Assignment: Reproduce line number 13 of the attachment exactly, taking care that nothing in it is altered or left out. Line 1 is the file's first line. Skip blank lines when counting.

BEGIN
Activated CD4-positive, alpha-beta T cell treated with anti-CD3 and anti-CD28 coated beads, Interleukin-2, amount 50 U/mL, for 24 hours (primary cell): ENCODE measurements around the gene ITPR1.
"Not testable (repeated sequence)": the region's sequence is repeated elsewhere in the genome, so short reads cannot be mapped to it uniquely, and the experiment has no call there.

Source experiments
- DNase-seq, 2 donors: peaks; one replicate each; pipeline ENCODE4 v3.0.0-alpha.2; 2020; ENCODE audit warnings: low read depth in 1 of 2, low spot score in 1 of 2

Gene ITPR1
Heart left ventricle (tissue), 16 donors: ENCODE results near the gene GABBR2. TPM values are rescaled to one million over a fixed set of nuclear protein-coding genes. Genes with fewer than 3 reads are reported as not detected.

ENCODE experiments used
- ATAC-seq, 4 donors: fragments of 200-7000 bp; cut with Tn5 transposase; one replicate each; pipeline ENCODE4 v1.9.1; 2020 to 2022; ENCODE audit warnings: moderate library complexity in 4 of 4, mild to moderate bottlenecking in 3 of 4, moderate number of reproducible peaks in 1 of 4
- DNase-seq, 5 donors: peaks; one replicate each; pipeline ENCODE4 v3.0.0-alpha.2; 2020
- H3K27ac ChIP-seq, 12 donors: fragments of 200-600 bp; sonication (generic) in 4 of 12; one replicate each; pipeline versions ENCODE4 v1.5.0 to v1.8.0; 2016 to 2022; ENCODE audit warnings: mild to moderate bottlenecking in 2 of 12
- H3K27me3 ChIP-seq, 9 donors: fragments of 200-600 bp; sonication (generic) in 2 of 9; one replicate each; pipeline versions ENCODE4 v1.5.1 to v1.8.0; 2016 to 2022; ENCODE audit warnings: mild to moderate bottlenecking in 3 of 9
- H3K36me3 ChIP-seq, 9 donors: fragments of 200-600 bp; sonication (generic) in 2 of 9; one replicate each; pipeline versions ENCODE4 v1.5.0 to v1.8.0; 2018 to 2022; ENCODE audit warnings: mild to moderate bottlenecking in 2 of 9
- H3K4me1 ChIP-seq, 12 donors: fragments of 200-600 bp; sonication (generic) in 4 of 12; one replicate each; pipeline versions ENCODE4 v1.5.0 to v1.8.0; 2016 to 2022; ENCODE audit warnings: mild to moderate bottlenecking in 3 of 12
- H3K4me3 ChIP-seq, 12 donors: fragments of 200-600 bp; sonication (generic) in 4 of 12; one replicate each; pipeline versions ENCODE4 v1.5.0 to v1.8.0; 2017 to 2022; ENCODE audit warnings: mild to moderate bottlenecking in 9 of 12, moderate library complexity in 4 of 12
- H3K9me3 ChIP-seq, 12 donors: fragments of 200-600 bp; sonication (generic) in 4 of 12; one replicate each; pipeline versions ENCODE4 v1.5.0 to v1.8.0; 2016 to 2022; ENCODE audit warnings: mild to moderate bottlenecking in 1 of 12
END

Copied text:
- H3K4me1 ChIP-seq, 12 donors: fragments of 200-600 bp; sonication (generic) in 4 of 12; one replicate each; pipeline versions ENCODE4 v1.5.0 to v1.8.0; 2016 to 2022; ENCODE audit warnings: mild to moderate bottlenecking in 3 of 12